Imran invites Sri Lankan Buddhists to visit Pakistan's heritage sites - GulfToday

Imran invites Sri Lankan Buddhists to visit Pakistan's heritage sites


Imran Khan and Mahinda Rajapaksa gesture at the end of the Trade and Investments conference in Colombo on Wednesday. Reuters

Gulf Today Report

Visiting Pakistani Prime Minister Imran Khan has proclaimed his Muslim-majority nation a choice destination for religious tourism by Sri Lankans, most of whom are Buddhists.

In talks with President Gotabaya Rajapaksa on Wednesday, Imran highlighted Buddhist heritage sites in Pakistan and stressed the building of cultural ties, the Pakistan embassy said in a statement.

"Pakistan probably has one of the greatest Buddhist heritages in the world and we invite people from Sri Lanka to visit them,” Imran said a day earlier after meeting with Prime Minister Mahinda Rajapaksa. Imran is making a two-day official visit to Sri Lanka, which began on Tuesday.

Takht-i-Bahi-BudhistSite-750x450Tourists visit the Buddhist monastic complex of Takht-i-Bahi. AFP

Buddhists account for more than 70% of Sri Lanka's 22 million people. Ethnic minority Tamils, who are mainly Hindu, comprise about 15% and 9% are Muslims.
Imran said northern Pakistan is the center of the ancient Buddhist Gandhara civilisation and that a 40-foot (12-metre) sleeping Buddha statue was recently discovered there.

"We are planning a Buddhist trail ... with all the Buddhist great shrines and Buddhist places," he said.

Prime Minister Mahinda Rajapaksa is the older brother of President Gotabaya Rajapaksa.

Earlier during the day, Imran said Wednesday that the only way forward for the subcontinent is to resolve existing issues through dialogue.

"Immediately when I came into power, I approached our neighbour India and explained to Prime Minister Narendra Modi that the way forward for the subcontinent is to resolve our differences through dialogue.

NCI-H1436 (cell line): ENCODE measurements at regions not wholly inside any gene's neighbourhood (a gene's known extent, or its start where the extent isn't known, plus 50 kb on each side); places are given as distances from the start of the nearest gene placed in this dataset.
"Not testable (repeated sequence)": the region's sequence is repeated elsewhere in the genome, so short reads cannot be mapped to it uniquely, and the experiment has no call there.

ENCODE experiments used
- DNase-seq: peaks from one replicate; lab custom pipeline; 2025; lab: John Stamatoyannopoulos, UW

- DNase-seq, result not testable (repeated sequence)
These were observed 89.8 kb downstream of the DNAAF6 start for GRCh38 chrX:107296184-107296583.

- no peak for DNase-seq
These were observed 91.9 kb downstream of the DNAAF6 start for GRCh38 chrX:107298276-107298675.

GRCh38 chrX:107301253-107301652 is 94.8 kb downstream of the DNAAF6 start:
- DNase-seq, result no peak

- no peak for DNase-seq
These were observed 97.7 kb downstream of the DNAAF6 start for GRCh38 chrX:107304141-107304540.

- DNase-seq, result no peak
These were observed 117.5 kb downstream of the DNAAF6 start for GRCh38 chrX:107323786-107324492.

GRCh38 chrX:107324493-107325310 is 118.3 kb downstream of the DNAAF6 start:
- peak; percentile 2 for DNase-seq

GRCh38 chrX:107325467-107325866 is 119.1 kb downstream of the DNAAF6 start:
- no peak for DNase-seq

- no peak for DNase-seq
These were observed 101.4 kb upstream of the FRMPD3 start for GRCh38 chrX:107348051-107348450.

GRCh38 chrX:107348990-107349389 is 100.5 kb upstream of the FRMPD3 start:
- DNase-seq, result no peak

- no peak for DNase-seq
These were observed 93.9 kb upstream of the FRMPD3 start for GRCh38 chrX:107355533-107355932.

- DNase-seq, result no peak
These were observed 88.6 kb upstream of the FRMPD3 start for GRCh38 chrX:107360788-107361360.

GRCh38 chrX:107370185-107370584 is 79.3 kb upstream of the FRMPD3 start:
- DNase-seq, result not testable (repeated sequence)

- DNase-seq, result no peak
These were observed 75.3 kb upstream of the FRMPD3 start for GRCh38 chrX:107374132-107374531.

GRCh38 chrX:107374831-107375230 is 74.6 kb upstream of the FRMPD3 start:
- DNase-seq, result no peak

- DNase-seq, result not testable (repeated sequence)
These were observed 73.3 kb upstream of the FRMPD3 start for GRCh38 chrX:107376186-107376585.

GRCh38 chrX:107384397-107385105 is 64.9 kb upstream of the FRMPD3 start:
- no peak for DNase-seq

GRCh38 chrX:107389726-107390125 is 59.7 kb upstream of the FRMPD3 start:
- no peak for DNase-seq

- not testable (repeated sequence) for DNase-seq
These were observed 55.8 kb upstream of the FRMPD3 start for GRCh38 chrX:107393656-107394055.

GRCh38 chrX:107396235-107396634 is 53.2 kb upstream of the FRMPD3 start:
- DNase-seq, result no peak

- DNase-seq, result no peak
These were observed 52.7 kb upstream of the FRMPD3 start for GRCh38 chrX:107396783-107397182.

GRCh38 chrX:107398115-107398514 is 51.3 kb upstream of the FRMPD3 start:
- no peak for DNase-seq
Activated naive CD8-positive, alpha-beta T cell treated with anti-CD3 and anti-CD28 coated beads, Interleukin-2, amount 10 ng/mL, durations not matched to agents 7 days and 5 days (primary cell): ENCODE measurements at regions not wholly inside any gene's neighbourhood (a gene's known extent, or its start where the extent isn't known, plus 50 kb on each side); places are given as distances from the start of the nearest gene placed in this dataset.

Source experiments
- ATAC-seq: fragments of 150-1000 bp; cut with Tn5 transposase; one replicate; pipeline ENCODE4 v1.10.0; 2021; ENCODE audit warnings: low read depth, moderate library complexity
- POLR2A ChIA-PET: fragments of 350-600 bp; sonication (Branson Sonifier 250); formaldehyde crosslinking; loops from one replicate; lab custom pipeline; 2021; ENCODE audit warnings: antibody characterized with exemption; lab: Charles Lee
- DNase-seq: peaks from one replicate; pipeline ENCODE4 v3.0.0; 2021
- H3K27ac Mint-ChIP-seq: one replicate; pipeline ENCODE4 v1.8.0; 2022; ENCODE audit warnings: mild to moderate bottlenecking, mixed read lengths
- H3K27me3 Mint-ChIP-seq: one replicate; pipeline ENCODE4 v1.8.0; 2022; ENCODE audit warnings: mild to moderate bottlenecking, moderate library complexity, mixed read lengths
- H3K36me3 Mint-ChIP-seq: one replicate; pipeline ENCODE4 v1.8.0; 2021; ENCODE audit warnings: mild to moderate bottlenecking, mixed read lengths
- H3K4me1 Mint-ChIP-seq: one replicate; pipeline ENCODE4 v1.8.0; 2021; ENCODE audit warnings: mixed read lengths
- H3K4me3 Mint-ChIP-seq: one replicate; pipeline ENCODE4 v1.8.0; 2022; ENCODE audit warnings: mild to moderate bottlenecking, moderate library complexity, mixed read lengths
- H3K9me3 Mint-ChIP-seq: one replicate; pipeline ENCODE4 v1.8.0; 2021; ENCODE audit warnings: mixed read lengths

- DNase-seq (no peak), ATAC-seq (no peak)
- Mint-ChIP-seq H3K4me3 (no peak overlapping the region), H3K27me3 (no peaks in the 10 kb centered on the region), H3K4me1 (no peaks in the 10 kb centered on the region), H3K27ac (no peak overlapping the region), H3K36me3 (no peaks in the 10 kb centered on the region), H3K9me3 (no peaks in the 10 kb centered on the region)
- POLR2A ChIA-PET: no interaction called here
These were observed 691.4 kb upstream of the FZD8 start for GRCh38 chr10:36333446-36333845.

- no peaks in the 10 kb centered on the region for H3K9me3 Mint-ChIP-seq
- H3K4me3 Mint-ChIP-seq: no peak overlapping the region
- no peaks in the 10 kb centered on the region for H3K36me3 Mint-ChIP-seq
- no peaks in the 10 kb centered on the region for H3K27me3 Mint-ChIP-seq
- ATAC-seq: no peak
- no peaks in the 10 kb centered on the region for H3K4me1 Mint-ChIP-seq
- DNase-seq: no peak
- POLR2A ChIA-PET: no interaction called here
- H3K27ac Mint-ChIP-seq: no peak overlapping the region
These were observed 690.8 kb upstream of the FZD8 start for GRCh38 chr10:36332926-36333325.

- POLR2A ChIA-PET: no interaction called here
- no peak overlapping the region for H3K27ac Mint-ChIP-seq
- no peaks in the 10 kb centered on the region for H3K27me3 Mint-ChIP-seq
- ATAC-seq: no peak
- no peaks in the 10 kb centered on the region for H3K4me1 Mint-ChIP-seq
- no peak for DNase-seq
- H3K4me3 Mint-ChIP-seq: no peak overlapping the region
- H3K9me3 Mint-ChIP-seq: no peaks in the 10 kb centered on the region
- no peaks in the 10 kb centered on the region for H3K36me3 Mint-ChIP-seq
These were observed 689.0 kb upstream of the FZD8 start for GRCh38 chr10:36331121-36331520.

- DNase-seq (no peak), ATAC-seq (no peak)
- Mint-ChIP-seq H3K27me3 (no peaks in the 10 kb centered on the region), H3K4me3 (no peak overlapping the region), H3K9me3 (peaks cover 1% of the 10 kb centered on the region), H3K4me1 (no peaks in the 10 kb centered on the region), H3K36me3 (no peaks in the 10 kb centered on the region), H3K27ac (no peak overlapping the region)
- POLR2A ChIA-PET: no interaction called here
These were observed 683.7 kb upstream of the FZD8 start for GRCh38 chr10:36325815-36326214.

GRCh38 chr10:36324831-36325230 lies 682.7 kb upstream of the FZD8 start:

"I didn't succeed but I am optimistic that eventually sense will prevail. The only way the subcontinent can tackle poverty is by improving trade relations. Let us live like civilised neighbours as the Europeans live."

The prime minister expressed the views while addressing the Pakistan-Sri Lanka Trade and Investment Conference in Colombo, aimed at promoting trade and investment between the two countries.

Takht-i-Bahi-Budhist2-750x450Tourists visit the Buddhist monastic complex of Takht-i-Bahi. AFP

"Germany and France have fought multiple times, but today it is unthinkable for them to have a conflict because they are so interlinked due to trade. Similarly, my dream for the subcontinent is that we resolve our differences," he said, adding that the Kashmir issue was the only conflict in the region.

"All we want is for the Kashmir dispute to be resolved according to the United Nations Security Council resolutions and this can only be achieved through dialogue."

The prime minister said that a conflict between two nations only breeds more conflict. "We need to resolve our differences through dialogue and not through conflict. Imagine the potential for trade within the subcontinent," he said, adding that the only thing stopping the region from realising this potential was the inability to resolve differences through dialogue.

He expressed the hope that Pakistan could also play its part in reducing rising tensions between the United States and China. "We would much rather be a country that brings other nations and humanity together," he said.

Imran began his address by stating that poverty alleviation was his motivation behind entering politics. "Twenty five years ago, I entered politics because I felt that the best way to reduce poverty in our country was to setup a welfare state," adding that he realised that the Sri Lankan leadership was also motivated by poverty alleviation.

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